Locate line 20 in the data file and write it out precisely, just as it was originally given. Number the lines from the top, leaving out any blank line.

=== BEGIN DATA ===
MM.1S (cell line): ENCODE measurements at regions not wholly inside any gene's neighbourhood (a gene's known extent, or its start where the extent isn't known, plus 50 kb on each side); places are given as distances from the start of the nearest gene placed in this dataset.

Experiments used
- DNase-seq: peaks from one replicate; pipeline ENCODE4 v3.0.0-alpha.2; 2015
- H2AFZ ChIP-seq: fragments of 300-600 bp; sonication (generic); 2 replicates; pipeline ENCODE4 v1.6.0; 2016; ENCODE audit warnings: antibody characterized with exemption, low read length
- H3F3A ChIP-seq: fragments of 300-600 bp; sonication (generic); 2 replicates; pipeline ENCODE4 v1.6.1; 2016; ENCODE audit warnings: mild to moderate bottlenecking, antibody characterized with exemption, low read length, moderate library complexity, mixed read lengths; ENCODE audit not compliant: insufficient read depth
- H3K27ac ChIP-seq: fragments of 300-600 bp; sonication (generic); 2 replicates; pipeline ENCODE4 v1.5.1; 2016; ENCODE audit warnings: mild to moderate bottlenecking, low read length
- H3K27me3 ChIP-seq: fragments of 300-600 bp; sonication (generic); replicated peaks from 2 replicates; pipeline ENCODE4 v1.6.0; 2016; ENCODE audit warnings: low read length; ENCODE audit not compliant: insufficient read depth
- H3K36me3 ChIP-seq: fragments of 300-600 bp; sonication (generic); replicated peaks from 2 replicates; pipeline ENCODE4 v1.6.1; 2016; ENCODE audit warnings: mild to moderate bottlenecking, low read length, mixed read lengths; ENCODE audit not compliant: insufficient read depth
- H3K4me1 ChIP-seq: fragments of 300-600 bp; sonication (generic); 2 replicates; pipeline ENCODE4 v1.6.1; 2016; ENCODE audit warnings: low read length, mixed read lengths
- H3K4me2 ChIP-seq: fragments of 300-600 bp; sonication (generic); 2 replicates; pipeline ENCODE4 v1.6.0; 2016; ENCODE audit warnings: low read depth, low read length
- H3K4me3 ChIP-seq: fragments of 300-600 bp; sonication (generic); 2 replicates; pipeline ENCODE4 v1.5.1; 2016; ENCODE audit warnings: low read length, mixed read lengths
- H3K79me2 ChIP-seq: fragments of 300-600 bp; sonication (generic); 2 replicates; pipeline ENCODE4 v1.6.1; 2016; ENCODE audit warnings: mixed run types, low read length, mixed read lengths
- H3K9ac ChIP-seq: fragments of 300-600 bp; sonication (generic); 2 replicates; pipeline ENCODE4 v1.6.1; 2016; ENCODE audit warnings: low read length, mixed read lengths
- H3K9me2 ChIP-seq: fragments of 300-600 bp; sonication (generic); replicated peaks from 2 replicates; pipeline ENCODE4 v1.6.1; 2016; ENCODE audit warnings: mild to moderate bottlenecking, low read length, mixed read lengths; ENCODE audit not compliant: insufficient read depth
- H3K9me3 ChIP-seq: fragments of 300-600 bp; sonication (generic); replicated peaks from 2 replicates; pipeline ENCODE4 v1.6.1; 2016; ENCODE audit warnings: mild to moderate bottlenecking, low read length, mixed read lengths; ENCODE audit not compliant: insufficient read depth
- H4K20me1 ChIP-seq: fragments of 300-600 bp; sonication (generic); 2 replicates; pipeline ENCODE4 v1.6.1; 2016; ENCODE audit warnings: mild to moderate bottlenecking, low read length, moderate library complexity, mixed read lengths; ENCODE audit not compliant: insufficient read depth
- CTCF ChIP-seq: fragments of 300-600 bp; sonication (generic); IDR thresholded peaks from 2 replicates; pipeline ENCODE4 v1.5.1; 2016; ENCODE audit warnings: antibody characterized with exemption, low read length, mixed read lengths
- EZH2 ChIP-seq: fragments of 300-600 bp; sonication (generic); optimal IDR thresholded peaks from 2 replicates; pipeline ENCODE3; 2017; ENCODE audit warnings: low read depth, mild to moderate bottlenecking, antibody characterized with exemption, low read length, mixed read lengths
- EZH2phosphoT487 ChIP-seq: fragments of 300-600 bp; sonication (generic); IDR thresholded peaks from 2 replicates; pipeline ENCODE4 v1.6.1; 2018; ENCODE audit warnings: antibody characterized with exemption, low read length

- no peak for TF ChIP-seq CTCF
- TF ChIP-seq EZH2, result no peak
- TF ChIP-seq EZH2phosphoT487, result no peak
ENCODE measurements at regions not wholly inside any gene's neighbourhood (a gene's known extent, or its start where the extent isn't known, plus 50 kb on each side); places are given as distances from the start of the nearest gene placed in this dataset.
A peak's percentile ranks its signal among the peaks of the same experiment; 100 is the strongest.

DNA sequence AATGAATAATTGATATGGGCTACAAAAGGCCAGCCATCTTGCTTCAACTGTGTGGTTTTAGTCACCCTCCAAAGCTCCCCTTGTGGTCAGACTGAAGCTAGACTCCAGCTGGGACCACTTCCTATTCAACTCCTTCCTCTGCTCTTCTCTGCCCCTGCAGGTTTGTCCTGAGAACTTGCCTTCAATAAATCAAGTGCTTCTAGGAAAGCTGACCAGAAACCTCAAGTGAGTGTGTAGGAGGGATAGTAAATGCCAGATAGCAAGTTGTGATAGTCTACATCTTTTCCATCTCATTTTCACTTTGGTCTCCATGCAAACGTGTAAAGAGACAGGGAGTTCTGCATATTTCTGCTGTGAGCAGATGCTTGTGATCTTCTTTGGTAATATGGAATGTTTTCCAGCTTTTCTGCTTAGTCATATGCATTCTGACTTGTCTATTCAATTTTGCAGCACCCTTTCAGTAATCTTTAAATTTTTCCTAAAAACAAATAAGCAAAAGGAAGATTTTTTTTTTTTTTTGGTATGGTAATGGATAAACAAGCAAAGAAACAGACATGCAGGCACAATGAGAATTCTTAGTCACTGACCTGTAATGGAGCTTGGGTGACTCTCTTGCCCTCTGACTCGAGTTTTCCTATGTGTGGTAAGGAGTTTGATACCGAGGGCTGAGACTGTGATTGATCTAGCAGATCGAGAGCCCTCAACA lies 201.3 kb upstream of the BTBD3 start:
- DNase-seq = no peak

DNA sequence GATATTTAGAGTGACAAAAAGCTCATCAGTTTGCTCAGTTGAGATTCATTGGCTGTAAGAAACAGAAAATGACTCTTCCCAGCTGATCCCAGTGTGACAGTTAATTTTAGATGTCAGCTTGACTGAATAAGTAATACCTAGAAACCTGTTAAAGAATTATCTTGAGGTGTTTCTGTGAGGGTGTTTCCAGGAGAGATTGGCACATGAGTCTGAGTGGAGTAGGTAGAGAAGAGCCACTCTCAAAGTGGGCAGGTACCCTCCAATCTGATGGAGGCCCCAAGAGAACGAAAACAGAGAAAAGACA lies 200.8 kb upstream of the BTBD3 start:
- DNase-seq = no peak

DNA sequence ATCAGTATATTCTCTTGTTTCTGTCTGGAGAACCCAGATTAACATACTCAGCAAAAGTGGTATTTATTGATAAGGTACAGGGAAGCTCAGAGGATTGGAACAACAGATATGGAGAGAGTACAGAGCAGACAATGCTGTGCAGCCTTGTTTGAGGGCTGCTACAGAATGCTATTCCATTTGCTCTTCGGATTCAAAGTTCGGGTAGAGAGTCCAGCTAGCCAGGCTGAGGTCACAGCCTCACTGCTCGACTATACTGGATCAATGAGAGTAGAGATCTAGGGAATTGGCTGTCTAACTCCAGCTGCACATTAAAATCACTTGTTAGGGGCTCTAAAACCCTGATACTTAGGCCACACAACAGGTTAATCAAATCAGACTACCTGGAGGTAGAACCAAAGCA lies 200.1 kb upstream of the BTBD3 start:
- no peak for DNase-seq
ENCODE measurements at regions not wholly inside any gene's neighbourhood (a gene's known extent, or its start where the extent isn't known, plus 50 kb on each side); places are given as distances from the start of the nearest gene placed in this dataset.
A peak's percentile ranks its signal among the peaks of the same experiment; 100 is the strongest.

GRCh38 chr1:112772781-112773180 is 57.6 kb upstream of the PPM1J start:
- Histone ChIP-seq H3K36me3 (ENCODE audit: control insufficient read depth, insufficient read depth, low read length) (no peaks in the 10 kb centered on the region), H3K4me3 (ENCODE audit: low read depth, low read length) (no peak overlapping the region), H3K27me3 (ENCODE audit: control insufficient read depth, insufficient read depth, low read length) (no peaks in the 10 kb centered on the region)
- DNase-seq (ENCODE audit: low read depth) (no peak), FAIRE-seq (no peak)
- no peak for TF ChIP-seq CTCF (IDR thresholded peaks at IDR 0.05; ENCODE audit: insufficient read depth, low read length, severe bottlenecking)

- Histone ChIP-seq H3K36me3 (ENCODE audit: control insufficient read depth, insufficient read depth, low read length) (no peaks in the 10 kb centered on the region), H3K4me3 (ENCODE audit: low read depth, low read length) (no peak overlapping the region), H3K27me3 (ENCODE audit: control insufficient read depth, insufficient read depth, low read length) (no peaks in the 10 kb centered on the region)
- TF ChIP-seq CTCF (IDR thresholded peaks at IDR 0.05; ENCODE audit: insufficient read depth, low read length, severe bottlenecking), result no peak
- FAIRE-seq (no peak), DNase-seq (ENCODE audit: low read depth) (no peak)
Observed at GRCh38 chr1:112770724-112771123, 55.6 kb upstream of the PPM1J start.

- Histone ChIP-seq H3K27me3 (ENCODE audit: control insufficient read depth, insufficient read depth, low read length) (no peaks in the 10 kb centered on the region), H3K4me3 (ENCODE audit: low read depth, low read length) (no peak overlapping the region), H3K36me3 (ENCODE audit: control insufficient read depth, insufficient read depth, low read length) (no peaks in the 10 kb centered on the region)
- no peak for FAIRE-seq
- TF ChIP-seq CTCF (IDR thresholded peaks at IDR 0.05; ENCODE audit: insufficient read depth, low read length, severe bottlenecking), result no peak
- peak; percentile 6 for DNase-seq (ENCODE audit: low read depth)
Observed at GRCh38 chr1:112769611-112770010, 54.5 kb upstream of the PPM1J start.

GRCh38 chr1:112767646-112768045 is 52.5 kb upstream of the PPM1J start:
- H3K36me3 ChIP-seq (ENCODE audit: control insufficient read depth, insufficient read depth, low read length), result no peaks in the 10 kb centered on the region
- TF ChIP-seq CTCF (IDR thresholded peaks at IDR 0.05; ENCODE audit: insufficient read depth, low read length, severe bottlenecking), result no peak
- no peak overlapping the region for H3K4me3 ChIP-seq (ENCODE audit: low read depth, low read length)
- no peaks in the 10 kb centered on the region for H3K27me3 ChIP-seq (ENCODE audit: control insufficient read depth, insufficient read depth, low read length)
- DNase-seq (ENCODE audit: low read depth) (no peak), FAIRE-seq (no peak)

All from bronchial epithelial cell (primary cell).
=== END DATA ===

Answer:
- no peak for TF ChIP-seq CTCF